1621. Rupture between
c Rushworth, vol. i. p. 36. Kennet, p. 733.
d Journ. 1st Dec. 1621.
e To show to what degree the nation was inflamed with regard to the Palatinate, there occurs a remarkable story this session. One Floyd, a prisoner in the Fleet, a Catholic, had dropped some expressions, in private conversation, as if he were pleased with the misfortunes of the Palatine and his wife. The Commons were in a flame, and pretending to be a court of judicature and of record, proceeded to condemn him to a severe punishment. The House of Lords checked this encroachment; and, what was extraordinary, considering the present humour of the Lower House, the latter acquiesced in the sentiments of the Peers. This is almost the only pretension of the English Commons, in which they have not prevailed. Happily for the nation, they have been successful in almost all their other claims. See Parliamentary History, vol. v. p. 428, 429, &c. Journ. 4th, 8th, 12th May, 1621.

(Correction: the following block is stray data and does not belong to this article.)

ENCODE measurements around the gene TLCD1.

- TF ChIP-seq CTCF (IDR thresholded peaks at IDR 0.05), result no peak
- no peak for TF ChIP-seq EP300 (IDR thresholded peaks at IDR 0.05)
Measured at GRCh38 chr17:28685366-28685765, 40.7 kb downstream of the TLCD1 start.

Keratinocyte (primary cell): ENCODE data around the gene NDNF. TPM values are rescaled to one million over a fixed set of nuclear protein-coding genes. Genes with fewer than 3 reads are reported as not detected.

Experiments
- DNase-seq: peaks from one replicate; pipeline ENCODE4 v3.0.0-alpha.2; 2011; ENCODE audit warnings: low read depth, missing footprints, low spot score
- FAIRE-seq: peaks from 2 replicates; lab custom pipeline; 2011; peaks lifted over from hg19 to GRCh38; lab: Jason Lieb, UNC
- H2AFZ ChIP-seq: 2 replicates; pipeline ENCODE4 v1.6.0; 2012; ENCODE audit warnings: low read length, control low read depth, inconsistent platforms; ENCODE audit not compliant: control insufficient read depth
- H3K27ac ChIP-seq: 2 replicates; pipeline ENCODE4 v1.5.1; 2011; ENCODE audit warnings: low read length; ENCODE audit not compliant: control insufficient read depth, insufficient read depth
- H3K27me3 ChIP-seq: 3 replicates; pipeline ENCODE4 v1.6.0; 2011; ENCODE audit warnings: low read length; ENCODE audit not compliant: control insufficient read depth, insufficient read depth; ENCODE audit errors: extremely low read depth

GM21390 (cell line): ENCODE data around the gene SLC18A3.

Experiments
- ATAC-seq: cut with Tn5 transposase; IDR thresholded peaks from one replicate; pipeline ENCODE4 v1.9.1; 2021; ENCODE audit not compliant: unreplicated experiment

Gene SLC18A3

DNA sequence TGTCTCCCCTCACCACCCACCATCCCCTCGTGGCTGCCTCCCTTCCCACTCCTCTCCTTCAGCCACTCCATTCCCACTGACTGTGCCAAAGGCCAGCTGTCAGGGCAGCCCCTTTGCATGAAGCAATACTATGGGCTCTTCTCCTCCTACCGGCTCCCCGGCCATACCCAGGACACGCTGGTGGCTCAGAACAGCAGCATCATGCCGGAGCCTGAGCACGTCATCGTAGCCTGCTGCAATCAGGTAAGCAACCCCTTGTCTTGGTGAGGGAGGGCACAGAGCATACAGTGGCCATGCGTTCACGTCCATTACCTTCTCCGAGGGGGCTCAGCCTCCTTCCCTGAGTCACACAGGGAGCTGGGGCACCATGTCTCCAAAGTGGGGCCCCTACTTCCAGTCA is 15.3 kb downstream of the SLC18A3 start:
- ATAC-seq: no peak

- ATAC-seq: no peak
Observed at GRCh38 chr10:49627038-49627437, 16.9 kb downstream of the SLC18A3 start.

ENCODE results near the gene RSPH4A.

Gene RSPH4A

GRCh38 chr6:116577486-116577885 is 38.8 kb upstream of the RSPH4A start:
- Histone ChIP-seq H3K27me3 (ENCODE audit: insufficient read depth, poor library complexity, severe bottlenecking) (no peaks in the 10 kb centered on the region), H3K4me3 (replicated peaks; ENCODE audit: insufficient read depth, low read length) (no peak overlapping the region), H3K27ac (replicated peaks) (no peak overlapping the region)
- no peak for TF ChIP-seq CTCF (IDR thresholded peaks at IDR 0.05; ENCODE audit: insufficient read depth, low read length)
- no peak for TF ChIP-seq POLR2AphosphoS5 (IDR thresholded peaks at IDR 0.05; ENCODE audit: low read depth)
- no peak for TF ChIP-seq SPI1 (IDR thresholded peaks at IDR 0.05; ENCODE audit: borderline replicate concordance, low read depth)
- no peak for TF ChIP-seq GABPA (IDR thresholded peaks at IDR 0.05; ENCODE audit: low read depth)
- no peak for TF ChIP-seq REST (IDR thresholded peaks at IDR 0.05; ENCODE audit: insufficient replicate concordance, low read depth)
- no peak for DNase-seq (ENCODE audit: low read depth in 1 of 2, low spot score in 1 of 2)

f Franklyn, p. 73.